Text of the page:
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  • #16
    Originally posted by Tessie View Post

    Nobody wants to see my nine page, colour coded, note filled monstrosity of a google document. Not even my co-players wants to look at it.
    I do! Pretty please? :-)

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    • #17
      Originally posted by Satchel View Post
      It's almost like the book comes right out and says as much and your tone is needlessly hostile on the matter in light of that, yes.
      And you misunderstood my tone, Satchel, which is great disappointment, primarily, at the missed opportunities of the book. That said, this is the internet and readers are not in my head so if you're offended I apologize. There are things to like about Thousand Years, and the XP table is one of them if only for the shield it creates around the ST. I just really wish there were better sidebars for how to plot out activity, beyond the Rule Zero sentence you cite.

      Originally posted by Satchel View Post
      My Changeling playtest game hit about 20 Experiences in a period that narratively covered about a week, but even ignoring the part poor pacing played in that I am not going to make the claim that a period of exceptionally high activity in that freehold is representative of how rapidly a character could normally expect to advance in a decade; a Vampire game covering hundreds of years hits on the same issues, and the use of flashpoints and similar devices is not just there to keep players from getting bogged down in the minutia of their centuries-long backstory.
      Indeed, and those flashbacks, along with spinning the web, are some of the useful and thoughtful ways the book give for structuring action in an elder game. An ST building an NPC elder can do the same, on the same premise: that crisis brought out the best in the character and gave the greatest learning (at highest cost--some useful hooks for later).

      --Khanwulf

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      • #18
        One other minor bit that might justify lower-than-expected Elder XP: Humanity costs. After that long, they are bound to hit a number of Detachment rolls, and statistically wouldn't have succeeded at all of them. So, some of the XP is likely going into "treading water" metaphorically, Humanity-wise.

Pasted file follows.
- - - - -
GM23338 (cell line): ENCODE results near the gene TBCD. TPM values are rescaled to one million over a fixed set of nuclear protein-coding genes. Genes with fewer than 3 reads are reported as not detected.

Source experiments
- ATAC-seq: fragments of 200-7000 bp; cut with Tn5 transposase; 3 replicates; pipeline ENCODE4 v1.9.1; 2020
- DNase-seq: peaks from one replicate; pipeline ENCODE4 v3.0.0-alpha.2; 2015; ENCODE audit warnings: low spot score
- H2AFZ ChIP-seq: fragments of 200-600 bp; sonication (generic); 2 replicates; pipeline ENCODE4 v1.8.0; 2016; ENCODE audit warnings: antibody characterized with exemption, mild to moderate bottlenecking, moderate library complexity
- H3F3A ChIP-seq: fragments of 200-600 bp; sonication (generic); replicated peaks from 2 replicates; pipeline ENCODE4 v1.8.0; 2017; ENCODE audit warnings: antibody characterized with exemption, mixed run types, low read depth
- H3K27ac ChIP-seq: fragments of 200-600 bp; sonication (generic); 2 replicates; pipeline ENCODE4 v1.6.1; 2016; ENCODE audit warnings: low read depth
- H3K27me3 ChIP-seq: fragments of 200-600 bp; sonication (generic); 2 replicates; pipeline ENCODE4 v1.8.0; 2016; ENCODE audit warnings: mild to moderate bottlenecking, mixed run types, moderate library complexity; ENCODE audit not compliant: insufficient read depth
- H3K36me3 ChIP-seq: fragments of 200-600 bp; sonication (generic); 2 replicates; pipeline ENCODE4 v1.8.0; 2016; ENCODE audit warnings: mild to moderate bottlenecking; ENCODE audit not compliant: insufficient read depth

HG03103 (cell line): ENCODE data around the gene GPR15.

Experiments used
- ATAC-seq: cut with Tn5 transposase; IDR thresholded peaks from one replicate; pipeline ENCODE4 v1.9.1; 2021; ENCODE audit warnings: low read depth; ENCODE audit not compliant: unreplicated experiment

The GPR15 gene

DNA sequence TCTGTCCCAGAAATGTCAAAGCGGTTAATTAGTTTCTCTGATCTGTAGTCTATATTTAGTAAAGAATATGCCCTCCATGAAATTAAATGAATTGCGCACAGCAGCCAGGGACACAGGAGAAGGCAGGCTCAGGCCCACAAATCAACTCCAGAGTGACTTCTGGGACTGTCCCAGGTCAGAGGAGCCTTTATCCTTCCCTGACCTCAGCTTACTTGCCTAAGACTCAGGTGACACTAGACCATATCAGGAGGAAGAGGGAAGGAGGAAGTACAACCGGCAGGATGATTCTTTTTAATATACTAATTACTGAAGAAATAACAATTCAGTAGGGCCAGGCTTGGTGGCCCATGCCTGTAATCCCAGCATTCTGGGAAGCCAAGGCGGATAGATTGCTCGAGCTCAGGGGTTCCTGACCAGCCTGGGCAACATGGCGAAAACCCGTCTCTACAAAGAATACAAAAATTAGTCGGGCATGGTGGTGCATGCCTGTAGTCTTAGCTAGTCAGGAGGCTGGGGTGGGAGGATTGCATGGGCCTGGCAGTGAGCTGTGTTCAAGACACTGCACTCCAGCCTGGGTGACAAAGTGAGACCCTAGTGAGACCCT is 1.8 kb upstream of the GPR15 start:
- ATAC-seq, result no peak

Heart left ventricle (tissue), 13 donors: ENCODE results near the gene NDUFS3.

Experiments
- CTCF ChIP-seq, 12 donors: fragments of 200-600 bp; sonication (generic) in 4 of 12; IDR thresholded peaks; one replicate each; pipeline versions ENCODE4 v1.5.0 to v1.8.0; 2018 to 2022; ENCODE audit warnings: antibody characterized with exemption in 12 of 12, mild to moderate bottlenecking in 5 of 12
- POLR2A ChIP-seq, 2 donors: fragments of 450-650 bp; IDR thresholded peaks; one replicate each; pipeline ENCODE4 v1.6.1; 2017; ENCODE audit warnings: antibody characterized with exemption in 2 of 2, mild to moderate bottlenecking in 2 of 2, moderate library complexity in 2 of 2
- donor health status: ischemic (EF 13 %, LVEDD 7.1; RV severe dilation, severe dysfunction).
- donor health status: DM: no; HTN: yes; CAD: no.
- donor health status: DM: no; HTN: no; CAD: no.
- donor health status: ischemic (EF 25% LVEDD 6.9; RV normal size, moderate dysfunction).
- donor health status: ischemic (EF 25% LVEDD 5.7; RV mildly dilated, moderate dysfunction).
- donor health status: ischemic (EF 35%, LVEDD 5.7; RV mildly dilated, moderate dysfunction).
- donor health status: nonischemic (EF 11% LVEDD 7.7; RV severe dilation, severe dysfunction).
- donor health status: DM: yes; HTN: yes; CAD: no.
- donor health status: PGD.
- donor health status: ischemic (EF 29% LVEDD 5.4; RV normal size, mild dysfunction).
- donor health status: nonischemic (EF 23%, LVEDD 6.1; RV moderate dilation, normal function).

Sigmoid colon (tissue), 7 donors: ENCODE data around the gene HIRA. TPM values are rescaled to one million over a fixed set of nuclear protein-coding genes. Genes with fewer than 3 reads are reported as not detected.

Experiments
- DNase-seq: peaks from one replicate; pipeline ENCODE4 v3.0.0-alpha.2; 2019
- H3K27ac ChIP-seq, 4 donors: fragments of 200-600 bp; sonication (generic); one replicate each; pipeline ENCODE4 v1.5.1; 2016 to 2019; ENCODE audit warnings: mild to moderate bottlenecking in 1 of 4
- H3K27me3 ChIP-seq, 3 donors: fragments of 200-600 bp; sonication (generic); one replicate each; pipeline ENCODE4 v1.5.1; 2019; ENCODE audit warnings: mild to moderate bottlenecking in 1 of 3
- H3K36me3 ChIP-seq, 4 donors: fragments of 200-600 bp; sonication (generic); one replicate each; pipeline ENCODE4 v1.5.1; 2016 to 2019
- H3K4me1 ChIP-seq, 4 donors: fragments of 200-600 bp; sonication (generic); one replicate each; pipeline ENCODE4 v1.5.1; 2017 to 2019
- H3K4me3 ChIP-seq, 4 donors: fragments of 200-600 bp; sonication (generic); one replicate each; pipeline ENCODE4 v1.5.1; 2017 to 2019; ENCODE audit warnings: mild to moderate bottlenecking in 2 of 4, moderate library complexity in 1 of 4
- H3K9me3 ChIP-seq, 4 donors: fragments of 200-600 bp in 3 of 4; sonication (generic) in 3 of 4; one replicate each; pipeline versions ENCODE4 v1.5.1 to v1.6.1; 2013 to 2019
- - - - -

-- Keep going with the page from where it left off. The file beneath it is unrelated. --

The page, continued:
Last edited by Vent0; 03-26-2018, 06:27 PM.


        Malkydel: "And the Machine dictated; let there be adequate illumination."
        Yossarian: "And lo, it was optimal."

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        • #19
          Originally posted by Tessie View Post

          Nobody wants to see my nine page, colour coded, note filled monstrosity of a google document. Not even my co-players wants to look at it.

          Au contraire mon ami! I would, if you want to share it that is =)

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          • #20
            So all of this said - is anyone willing to show me the stats of their NPC Princes or other elders in their games please? The XP total and BP is beside the point, I get that, I am just looking to get an idea of what other people are doing. Thank you in advance.

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            • #21
              I, quite honestly, don't fully stat out NPCs unless I want to do it just for fun because I like building characters. In such a case, it's usually a matter of making a character for fun and dropping it in the game where they'd fit rather than making a NPC explicitly for a given game.

              When I create an NPC for the game, I determine what their pool would be for a given thing based on how good at it I feel they should be (2e is pretty good at giving guidelines there) on the fly, and then I write it down for consistency in the future. I don't do this ahead of time. I do it as-needed. I've found this works a lot better than trying to plan ahead with full stat blocks.

              NPCs don't really need to be built with the same rules as PCs. They exist to serve the story and should have whatever makes sense or is necessary for plot.

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              • #22
                Yeah I'm with Maina on this one. Completely stated npcs is a rare thing indeed. For me it's usually BP, disciplines, and some rolls stated, most other thing is fluff text, description, motivation, characteristics and such. Most npcs don't get that much even, most things written down is for consistency. Stating an npc takes time, time better spent on research or planning instead.
                The more stated an NPC is in my game, that means it's either a main NPC that is expected to be around both a long time and often, and in situations where stats would be needed, or it's from a splat I'm not as comfortable with rules-wise and setting-wise.

                And those i do have is written down in notebooks, in swedish with text and stats all upside-down.

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                • #23
                  Originally posted by mikerand View Post
                  So all of this said - is anyone willing to show me the stats of their NPC Princes or other elders in their games please? The XP total and BP is beside the point, I get that, I am just looking to get an idea of what other people are doing. Thank you in advance.
                  Mostly do what Mania does, unless I really like the character. For example: Aad Gortig. He’s an npc in my Primacy playtest. There’s a bunch of stuff on the sheet that might therefore be unfamiliar, but you can get the general gist. The 30 points in “asset skills” translate to some 15 points in a combination of mortal allies, contacts, staff, and retainer merits.